For our first blog post during Black History Month, we wanted to take a look at a time in American history when the simple act of attending a classical music concert was prohibited for people of color. Renowned African-American opera baritone Robert Honeysucker, who unexpectedly died in 2017, was a student at Tougaloo College in 1963 when he decided to attend a whites-only concert in Jackson, Mississippi. His actions and the many other brave protests of the Civil Rights Movement helped to shed light on the issue of racial prejudice, but how far has classical music really come today?
Author: Eric Salazar
For this week’s blog feature, we talked to Justin Wade, Executive Artistic Director of Young Actors Theatre, about their mission and approach to Self-Empowerment Theatre, and the role music plays in their productions. Young Actors Theatre will open two shows this weekend: Sleeping Beauty, and Twelve Dancing Princesses, at The Toby at the Indianapolis Museum of Art at Newfields.
It’s not fake news, it’s very real. This Month in Classical Music History is a series dedicated to finding stories of the good, the bad, and the downright weird. In this article, read about a Beethoven historian who blatantly made things up, the NY Phil’s Young People’s Concerts under Leonard Bernstein, and a scandalous dance scene from an opera that was so seductive, all subsequent performances were cancelled.
It’s National Mentoring Month! What better time to take a look at one of the most influential music mentors in recent history? Nadia Boulanger was an incredible educator and taught the likes of Stravinsky, Copland, and Quincy Jones out of her apartment in Paris. Read about her life and lasting impact on some of the most recognized composers of the 20th century.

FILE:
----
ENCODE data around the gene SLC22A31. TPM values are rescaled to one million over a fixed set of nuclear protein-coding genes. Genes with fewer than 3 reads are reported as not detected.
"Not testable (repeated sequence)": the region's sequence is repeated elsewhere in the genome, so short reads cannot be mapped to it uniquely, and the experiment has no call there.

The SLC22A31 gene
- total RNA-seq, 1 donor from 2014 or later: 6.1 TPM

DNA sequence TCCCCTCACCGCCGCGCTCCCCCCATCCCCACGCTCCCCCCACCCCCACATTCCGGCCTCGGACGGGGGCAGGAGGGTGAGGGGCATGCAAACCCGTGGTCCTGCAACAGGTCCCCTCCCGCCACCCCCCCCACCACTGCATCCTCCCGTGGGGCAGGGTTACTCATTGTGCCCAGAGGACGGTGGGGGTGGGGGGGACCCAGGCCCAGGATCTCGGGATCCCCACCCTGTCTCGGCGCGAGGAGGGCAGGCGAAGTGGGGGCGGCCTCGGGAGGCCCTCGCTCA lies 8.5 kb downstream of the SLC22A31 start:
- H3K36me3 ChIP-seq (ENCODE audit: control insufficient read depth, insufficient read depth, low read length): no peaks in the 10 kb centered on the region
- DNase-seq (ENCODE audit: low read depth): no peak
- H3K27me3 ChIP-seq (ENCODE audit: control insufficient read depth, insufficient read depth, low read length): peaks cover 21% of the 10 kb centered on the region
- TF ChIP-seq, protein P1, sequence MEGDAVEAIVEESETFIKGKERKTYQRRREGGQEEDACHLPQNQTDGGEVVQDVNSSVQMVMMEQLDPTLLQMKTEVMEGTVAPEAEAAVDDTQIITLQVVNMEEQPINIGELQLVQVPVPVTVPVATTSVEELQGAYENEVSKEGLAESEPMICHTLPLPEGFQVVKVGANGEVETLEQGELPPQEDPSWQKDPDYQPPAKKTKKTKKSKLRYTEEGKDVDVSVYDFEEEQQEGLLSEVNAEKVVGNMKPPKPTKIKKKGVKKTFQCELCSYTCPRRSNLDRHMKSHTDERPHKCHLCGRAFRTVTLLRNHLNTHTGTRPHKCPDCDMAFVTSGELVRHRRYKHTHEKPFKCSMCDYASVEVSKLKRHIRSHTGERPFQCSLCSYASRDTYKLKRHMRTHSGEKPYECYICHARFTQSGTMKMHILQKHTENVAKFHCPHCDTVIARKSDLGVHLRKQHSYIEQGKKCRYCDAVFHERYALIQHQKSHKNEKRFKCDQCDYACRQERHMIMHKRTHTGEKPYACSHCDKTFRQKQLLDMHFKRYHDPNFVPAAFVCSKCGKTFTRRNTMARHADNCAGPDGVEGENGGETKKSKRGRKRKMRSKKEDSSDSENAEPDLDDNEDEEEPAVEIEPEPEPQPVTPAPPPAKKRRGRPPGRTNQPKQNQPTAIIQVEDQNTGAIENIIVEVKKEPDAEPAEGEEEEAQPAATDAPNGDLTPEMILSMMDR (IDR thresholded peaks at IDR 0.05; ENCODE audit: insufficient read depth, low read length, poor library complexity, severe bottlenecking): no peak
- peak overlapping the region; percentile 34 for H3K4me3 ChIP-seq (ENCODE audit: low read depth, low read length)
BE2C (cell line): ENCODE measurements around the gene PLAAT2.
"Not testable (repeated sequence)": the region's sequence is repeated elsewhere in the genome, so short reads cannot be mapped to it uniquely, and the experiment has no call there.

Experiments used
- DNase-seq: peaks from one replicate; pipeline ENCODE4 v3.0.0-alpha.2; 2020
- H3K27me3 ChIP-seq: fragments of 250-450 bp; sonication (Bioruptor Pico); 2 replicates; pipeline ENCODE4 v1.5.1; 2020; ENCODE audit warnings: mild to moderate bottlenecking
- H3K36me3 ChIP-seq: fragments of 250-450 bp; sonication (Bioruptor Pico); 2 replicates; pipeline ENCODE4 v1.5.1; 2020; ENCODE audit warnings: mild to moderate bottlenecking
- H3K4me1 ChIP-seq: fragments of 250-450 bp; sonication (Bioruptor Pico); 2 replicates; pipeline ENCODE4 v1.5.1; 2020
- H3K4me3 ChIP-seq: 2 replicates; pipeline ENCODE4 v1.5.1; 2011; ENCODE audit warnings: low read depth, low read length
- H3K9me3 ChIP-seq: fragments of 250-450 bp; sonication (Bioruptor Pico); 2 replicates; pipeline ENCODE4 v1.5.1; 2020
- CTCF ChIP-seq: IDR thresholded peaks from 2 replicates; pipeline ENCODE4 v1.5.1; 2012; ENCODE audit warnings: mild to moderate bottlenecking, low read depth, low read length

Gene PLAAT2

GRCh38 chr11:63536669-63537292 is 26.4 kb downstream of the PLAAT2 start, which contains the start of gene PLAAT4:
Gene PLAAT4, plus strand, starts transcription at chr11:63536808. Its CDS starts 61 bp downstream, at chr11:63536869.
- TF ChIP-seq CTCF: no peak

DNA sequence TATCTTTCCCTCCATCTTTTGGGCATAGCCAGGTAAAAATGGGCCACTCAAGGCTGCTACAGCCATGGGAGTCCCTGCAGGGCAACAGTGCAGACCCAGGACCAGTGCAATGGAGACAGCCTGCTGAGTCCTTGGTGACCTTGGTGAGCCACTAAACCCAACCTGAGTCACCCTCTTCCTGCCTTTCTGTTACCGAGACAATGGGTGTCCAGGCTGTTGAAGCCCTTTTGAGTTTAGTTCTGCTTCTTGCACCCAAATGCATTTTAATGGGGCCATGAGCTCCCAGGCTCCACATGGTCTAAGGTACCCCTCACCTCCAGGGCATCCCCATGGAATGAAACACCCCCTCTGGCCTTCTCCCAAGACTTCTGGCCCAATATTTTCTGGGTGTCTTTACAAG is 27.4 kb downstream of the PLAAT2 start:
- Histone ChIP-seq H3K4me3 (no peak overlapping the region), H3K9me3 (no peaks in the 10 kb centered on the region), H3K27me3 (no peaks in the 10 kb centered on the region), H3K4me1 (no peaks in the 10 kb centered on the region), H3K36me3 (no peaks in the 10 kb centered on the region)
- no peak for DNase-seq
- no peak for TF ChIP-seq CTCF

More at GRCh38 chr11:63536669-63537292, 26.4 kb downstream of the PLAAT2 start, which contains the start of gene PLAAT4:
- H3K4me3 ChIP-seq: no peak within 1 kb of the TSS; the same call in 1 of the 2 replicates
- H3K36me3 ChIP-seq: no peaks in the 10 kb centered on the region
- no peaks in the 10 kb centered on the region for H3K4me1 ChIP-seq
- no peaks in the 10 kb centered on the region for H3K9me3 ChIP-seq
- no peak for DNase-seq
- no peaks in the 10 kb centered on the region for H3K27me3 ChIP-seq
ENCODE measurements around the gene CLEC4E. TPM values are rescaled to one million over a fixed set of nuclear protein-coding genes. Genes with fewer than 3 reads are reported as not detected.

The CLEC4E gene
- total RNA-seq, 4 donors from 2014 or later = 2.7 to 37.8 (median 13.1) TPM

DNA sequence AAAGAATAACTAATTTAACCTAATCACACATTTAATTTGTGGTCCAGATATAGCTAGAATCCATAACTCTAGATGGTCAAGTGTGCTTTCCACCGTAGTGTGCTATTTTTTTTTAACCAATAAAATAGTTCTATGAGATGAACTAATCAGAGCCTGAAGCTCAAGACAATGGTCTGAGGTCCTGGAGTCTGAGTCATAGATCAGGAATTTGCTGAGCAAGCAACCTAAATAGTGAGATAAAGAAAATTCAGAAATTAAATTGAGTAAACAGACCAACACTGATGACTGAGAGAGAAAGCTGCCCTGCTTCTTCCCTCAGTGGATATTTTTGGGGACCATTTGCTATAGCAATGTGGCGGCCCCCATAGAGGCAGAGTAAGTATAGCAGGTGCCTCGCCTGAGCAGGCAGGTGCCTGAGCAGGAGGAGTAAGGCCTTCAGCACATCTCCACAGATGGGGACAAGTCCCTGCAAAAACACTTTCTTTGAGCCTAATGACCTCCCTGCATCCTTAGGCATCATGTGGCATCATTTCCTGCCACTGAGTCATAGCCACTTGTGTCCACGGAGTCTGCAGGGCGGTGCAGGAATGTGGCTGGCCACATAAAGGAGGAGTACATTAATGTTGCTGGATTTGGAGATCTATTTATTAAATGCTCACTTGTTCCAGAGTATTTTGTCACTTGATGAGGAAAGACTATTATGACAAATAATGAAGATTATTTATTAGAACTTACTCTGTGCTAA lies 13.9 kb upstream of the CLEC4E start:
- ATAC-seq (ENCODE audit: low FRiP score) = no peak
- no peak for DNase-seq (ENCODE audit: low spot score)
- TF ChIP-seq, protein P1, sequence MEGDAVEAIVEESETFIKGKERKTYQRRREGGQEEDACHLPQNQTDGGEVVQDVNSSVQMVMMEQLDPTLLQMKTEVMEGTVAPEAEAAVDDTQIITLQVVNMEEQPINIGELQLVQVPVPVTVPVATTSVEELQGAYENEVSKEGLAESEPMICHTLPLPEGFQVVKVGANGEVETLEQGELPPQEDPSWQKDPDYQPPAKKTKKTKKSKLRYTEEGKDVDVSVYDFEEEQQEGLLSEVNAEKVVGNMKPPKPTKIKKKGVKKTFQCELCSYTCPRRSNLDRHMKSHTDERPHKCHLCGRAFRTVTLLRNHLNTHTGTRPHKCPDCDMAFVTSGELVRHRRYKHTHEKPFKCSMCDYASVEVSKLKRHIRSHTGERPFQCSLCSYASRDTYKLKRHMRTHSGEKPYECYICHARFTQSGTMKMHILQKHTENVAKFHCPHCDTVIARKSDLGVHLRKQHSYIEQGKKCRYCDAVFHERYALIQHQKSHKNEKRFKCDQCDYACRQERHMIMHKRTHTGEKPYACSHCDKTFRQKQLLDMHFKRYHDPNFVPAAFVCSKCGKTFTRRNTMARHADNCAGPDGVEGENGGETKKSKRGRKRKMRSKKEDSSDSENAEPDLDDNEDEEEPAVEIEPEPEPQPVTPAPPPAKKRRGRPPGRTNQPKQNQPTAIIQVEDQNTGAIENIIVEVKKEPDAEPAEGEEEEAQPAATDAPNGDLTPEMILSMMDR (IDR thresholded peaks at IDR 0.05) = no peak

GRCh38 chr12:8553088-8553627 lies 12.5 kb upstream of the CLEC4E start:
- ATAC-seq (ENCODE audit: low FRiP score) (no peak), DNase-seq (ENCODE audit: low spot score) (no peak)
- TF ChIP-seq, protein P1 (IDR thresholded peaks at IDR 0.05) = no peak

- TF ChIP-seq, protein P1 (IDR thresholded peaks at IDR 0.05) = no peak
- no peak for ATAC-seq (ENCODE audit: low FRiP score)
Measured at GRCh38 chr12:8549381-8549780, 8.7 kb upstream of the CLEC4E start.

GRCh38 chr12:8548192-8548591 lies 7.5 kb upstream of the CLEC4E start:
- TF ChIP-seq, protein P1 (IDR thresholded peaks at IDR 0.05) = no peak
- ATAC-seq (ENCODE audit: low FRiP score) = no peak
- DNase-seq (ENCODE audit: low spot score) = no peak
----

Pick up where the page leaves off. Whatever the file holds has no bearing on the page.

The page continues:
For the New Year we thought we’d ask our staff and Music Unites Artists to share their New Year’s Resolutions. A new year is always a good time to take a fresh look at life, what are you hoping to accomplish in 2018?
Robin Cox is a violinist and composer bringing unique performance projects to Indianapolis. Previously based in L.A., Cox has found accessibility and inclusivity in the Midwest arts scene, allowing the composer more freedom in his own work. Read below about the music and watch the amazing performances created by Robin Cox.
It’s not fake news, it’s very real. This Month in Classical Music History is a series dedicated to finding stories of the good, the bad, and the downright weird. For December read about Handel fighting his best friend in a duel, an atonal composer thought to be a Nazi sympathizer, and one of Indiana’s own Jazz legends.
You can make double the impact …